Beyond the Chicken curry, India’s main course meals and options are so diverse that it would literally take a TV show host an entire season to just go through each regions dishes. Attempting the best representation of the nation’s versatile cuisines, we offer you two variants: curries best enjoyed with steamed rice and combination meals. Are you ready to choose?
Big Bites with Steamed Rice
We’re yet to know a non vegetarian who has been to Goa and does not rave about the vindaloo. Though a vegetarian variant has made its presence in restaurants we recommend the pork or chicken vindaloo. This spicy tangy dish stays far from the calorie counter with its oodles of butter and fat. “Me and me mum and me dad and me gran with a bucket of vindaloo” Those are lines from Fat Les’ song Vindaloo.
If little Miss Muffet was Indian she would have been sitting under a tree in a village in Haryana polishing off a plate of Kadhi chawal. Ask anyone from the northern states of India what their idea of comfort food for a wintery afternoon would be and they’ll give you visions of the steaming gram and yogurt gravy with bite sized pakodas. It is a vegetarian dish but as we write this article we’re putting kadhi with chicken pakodas on the to-do list. Doubt if it would be better than the original though. Don’t get confused between the Gujarati, Rajasthani, Sindhi, Bohri and UP versions of this dish. They’re all just a little bit different from each other but then it is just that difference that makes them unique.
Rogan Josh is a signature Kashmiri dish but its origins lie across the mountain ranges in Persia. Could a dish get more exotic than this? The cold winters of Kashmir have resulted in their cuisine being mainly non vegetarian. The traditional multi course meal in Kashmiri cuisine is called Wazwan and would be incomplete without this rich and creamy curry. The red colour of this dish doesn’t come from tomatoes but from dried red chillies. Don’t get scared it isn’t hot enough to set your mouth on fire.
The Khasi tribesmen in Meghalaya decided that there were enough versions of biryani competing for the top spot and named their version of this dish Jadoh. The differences run much deeper than just a name as to start with, this delicacy is made from red rice instead of the long grained basmati we are so used to. It is traditionally cooked with pork instead of mutton or chicken. Jadoh attracts attention mainly for its colour that comes from the red rice and abundant green chilli.
Contrary to popular belief, daily meals in Mizoram are often totally vegetarian and meat is a must only on weekends and festivals. Then again when they do eat meat they don’t discriminate much between animals. The distinctive flavor of Bai centers around fermented soya bean and is offset by spicy chillies. This aspect of Mizo food sets it apart from cuisine in the rest of India where a dish is defined by a combination of elements. Don’t be put off by the strong smell of Bai. Afterall, it is based on fermented soya bean.
According to adivasi legends, the Nagas came to India via the sea in wooden canoes. It is only fair then that fresh water fish plays an important role in their cuisine. Depending on the tribesman cooking your dish expect it seasoned generously with fermented soyabean or Akhuni and bamboo shoots. Did you know Nagaland is an organic state by legislation?
Dal Baati Choorma
It is impossible to talk of Rajasthan and leave out Dal Baati Choorma. Rajasthani cuisine is based on hardy lentils given its extreme climate and arid soil. Dal Baati Choorma is a combination of a spicy dal, baked wheat bread (baati) and churma that is a sweet made from wheat flour and dry fruits. You can choose between dipping your baatis in daal and churma or going the more traditional way and layering a generous helping of churma and daal over the crushed baatis. If this dish is going to make a regular appearance on your menu we recommend a gym membership to counter the liberal servings of ghee that accompany it.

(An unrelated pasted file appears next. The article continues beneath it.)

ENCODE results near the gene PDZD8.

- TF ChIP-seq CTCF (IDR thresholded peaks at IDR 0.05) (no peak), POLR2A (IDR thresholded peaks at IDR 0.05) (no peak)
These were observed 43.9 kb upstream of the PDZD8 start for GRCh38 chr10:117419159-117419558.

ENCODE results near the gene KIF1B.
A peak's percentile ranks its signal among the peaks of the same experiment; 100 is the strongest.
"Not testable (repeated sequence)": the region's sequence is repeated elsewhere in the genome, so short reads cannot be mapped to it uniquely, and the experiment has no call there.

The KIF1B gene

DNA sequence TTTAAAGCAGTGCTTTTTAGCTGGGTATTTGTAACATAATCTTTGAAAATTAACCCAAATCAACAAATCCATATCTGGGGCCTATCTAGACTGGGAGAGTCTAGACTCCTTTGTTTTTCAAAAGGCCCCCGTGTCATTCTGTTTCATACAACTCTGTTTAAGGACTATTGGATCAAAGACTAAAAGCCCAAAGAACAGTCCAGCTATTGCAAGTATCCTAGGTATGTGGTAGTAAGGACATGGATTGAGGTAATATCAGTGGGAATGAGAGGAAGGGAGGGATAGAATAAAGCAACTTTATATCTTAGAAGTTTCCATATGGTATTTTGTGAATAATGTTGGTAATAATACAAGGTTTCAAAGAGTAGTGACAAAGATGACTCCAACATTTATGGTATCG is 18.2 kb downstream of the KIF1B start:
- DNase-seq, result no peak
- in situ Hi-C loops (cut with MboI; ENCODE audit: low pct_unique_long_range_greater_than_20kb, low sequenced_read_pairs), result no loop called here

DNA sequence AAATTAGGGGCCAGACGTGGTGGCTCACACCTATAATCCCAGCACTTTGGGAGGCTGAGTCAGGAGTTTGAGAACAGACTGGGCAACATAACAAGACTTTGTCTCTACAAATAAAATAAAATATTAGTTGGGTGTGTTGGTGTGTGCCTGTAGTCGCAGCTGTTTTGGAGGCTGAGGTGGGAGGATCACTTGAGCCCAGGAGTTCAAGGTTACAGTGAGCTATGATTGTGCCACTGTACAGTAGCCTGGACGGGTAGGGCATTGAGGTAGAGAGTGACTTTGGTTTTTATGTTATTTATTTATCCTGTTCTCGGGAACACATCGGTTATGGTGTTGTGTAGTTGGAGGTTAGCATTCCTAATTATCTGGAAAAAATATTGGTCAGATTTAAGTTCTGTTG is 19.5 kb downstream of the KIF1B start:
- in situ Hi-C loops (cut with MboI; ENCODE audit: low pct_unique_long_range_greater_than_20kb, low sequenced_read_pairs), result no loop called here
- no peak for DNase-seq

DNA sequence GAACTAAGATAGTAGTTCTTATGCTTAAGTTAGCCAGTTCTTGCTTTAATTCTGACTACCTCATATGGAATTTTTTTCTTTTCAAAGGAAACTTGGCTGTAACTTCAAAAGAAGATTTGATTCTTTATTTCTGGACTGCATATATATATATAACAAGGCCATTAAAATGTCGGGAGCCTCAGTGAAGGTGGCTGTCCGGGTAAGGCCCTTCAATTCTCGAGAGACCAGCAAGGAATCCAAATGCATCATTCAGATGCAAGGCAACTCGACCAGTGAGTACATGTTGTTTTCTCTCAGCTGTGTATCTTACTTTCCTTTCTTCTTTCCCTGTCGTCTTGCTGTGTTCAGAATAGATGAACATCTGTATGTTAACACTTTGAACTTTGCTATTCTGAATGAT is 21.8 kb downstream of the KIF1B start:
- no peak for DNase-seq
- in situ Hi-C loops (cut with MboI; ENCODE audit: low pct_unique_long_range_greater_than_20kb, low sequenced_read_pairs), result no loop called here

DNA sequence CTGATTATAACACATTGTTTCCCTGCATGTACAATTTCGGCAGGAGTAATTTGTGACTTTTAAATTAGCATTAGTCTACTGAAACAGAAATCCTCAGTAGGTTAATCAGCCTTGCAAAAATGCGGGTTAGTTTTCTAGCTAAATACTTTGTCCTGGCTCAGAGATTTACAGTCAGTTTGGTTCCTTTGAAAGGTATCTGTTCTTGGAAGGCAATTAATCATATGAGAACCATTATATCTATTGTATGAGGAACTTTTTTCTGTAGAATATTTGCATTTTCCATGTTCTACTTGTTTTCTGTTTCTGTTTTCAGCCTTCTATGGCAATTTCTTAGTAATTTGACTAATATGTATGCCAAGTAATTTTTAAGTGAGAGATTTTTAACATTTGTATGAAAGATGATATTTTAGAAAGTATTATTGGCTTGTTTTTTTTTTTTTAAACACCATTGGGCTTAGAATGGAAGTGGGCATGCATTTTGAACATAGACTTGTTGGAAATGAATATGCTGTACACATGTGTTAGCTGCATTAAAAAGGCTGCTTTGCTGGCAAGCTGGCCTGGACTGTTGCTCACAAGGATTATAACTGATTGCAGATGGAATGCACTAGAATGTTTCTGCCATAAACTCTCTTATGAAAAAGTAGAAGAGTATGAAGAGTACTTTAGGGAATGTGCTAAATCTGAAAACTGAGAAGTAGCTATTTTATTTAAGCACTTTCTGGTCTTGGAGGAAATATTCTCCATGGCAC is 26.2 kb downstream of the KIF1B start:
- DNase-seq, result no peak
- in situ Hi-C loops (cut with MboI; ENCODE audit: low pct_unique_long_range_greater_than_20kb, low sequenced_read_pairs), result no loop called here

Andhra cuisine is rich and varied but a speciality that cannot be missed is the high caloried Hyderabadi Haleem. This meat and lentil stew has Arabic roots but it is the combination of regional spices that give the Hyderabadi Haleem its unique flavor. Though this Muslim dish is available as a snack food throughout the year it is a staple dish during the months of Ramadan. Hyderabadi Hallem is the first non vegetarian dish to be awarded a Geographical Indication status. (2010)
Chickpeas gain a new avatar when they are roasted and ground to be made into Sattu. This traditional Bihari powder is best tasted when mixed with thin slivers of onions, chillies and other spices to make stuffed paranthas. Accompanied by raita or chutneys this is a complete dish that is perfect for any time of the day. Some versions of the sattu filling include mashed mango pickles to give it a tangy taste.
Bisi Bele Bhaath
Bisi Bele Bhaath is a signature dish from Karanataka. This wholesome meal is a spicy combination of rice, lentils and vegetables in a thick yet slightly runny consistency. It might look simple but its preparation is a tedios affair unless it is made using premixed powders. Eat it while it’s piping hot with fried papads on the side. Occasionally the rice in this dish is replaced by poha
Makki di Roti with Sarson ka Saag
All Hindi films set in Punjab have atleast one scene of the lush corn fields. The harvest from these fields are used to make delicious makki di rotis. They make the perfect afternoon meal when accompanied by a fragrant spinach preparation called sarson ka saag and dollops of white butter. All you can do after such a meal is lie back on a charpoy in the shade of a tree. The ingredients of this dish make it a traditional winter delicacy.